[A few things of note, on my end. 

The scene in which Storm struggles in a monologue about killing or not killing the Brood being that is planted inside her and will kill her and will be evil -- this is the kind of thing I have no patience for, and this should have been the example in my superhero book of why the Authority was so liberating - just kill the fucker and move on. The moral hypocrisy is on its way as the X-Men, who don't want to kill, find the beings they will let do the killing for them, and get to keep their hands clean, luckily. 

Notice the irony of Dracula-Storm being the one to put a gentle end to the underage sex between Peter and Kitty: usually monsters like Dracula punish teenagers for their sex drives.

The sex stuff is not the only thing Whedon takes away from this issue -- notice that Storm floating presumably dead in space looks exactly like Scott floating presumably dead in space in Whedon's run -- they will both be scooped up and resurrected by aliens. On a bigger structural level, Whedon was perfect to take over after Morrison because his favorite X-Men period is the post-Jean Grey period, which is exactly what he was asked to write, and he handled it in the same way -- Kitty Pryde. 

I see why you say Whedon lacks maturity, but another way of characterizing it is that Whedon knows the limits of being ernest. Take your least favorite Whedon moment, the scene in which Emma, asked where she disappeared to during battle says "I had to pee." I feel like Claremont, scripting that moment, would have just had her say "I don't want to talk about it" or think "I can't tell him." Whedon's "I had to pee" is just a sarcastic-ridiculous way of indicating the same thing: the outlandishness of it means no one is going to ask her anything else about it. Whedon is also connecting with his readers who are older (I think) than Claremont's were: the geeks have grown up -- they have sex now, but they are still very capable of embarrassing themselves, hence the orgasm-phasing scene. It is actually a bit like Tony Soprano again: you can be a superhero, but you cannot entirely escape your undramatic human failings.]


Jason said...

Yeah, the killing-the-Brood stuff is naive. Patrick commented on the same thing when he blogged about the Brood era. You're right, it would have been a good example for your book. On the other hand, Claremont's X-Men themselves will eventually grow out of this. They won't reach Authority-level intensity, but there is an arc that takes them into a "kill the fucker and move on" mindset. Claremont will even bring the Brood back to illustrate it (in issues 232-234), and the difference in Storm's attitude to them there vs. here is stark.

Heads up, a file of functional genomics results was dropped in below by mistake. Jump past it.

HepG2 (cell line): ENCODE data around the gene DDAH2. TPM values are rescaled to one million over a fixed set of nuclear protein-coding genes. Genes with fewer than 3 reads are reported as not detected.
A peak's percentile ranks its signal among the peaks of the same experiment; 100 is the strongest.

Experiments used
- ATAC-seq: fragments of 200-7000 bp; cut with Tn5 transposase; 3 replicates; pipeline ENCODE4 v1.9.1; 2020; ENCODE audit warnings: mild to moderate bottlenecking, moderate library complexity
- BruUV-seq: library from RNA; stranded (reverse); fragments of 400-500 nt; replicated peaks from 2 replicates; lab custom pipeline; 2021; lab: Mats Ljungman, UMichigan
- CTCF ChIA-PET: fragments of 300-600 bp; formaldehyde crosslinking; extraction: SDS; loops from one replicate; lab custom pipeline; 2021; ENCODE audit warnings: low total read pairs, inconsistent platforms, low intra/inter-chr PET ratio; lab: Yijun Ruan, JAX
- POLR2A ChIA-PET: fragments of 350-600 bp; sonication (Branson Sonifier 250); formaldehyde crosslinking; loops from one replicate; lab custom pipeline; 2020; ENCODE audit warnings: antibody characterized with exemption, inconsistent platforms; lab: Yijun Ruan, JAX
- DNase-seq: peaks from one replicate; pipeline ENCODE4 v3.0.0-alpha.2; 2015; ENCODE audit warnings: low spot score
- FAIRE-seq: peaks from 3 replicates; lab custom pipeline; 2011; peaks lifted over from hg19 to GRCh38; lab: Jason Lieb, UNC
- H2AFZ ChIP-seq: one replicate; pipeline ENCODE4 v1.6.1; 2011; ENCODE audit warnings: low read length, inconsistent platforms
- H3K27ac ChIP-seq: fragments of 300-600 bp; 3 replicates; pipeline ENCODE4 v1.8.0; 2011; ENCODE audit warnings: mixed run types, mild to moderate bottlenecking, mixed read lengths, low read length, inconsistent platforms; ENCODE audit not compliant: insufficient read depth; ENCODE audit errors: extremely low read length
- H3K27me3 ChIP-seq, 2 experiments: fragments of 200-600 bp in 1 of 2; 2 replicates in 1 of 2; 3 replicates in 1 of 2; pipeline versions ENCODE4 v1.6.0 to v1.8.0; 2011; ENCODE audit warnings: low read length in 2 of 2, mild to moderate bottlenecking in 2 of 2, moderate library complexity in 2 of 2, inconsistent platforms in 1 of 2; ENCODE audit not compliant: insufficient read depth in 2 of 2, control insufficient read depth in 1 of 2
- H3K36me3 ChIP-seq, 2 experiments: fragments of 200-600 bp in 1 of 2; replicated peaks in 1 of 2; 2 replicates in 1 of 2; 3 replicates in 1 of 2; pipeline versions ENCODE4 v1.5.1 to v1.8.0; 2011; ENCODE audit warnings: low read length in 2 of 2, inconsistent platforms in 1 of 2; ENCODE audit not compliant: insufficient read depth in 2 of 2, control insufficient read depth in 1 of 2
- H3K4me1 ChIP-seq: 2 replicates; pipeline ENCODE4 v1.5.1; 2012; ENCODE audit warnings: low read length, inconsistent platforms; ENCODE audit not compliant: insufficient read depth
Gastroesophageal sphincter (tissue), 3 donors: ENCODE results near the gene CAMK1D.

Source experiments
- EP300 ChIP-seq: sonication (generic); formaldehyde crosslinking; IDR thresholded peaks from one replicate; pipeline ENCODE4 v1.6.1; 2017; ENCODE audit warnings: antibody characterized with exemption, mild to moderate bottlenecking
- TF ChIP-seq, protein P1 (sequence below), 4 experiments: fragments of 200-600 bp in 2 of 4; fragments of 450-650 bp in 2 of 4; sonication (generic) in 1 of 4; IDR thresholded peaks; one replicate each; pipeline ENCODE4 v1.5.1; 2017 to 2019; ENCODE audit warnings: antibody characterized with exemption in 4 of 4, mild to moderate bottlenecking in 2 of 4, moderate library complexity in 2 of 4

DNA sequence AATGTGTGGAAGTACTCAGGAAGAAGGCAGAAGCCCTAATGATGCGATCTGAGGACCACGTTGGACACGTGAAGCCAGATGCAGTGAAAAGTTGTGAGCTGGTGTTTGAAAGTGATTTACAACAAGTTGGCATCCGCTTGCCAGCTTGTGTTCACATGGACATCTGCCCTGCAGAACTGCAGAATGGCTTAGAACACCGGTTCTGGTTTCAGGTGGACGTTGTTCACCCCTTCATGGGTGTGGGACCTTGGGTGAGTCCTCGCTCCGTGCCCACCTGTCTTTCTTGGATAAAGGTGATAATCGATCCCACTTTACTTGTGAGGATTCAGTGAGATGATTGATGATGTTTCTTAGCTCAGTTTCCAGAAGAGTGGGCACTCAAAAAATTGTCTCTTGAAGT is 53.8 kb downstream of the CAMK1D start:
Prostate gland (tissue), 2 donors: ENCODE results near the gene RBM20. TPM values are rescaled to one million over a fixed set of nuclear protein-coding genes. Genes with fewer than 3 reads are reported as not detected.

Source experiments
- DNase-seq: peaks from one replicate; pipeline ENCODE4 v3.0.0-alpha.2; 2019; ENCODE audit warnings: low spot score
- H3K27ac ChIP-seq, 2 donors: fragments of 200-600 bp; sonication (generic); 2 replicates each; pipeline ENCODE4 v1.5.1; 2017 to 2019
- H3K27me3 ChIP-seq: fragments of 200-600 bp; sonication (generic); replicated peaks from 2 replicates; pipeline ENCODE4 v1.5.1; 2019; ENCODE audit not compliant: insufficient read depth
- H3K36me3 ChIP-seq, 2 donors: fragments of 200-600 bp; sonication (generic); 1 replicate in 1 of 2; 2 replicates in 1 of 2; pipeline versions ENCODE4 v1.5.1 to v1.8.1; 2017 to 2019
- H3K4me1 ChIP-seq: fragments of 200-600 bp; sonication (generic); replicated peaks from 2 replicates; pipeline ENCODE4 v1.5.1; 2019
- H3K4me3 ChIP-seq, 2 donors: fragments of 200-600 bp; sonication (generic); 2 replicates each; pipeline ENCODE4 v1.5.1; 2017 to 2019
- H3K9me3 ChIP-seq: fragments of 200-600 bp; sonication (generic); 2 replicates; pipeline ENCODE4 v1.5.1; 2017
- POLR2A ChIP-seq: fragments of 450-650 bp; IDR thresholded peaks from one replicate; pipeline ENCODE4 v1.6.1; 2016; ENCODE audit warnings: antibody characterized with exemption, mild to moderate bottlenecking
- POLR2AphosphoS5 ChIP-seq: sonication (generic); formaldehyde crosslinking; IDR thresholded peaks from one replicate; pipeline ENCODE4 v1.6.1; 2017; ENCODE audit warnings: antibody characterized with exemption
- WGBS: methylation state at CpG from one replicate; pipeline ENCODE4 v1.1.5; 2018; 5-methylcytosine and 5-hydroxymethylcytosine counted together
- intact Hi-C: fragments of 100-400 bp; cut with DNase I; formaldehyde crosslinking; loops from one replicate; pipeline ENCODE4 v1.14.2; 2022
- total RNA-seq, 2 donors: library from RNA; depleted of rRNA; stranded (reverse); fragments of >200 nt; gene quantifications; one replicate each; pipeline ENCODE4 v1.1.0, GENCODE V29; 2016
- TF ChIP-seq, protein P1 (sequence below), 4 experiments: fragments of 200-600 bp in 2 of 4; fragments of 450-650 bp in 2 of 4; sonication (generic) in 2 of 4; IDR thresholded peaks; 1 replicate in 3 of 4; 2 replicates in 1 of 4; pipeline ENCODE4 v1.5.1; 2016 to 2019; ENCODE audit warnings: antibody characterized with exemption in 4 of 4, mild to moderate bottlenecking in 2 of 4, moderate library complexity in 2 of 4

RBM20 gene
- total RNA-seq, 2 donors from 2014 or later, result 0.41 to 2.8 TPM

I definitely get what you're saying about Whedon. In theory I even like how he handles those moments by putting in a joke. It's just in practice, I often don't actually find the jokes themselves that funny. (Sometimes I do, but often not.)

scott91777 said...

I'm in agreement with Geoff here on a both his points. The way Whedon handles the Kitty/Peter relationshp is fine to me because the ARE older in that story and the sex is fine. Now, is it the sexual relationship between them that you object to in Whedon's run... or did you just think the phasing-orgasm was cheap? Perhaps, on some level, you are remembering the sweetness of this moment and the Whedon's actual sexual relationship just seems to kind of dirty it for you... or, maybe, you just didn't want it to have a cheap gag in it.

On a related note, as I'll comment on in later issues, upon Smith's arrival, Claremont turns up the heat in general with the sex.

And, like Geoff, I was kind of annoyed by the "we can't kill the evil brood eggs that are going to kill us"... however, this does make a definite differentiation from the Xenomorphs of Alien... these are actually sentient-self award creatures.

On a more whimsical note addressing the logic of this issue: Woverine's smoking... now, I have no problem with the whole "wouldn't they expode in an all oxygen environment" thing because, as Thank You For Smoking taught us, they probably have a device.... I just found myself wondering "Where the hell did he get cigarettes in space? Has he had them the whole time in his back pocket? Did he bum some space sticks off Lilandra?" Enquiring minds want to know!

What's your best "no-prize" explanation?

Josh Hechinger said...
This comment has been removed by the author.
Josh Hechinger said...

Scott - I don't have the issue in front of me, but is Wolverine wearing a costume with his giant-ass belt buckle? He probably has a stash in there.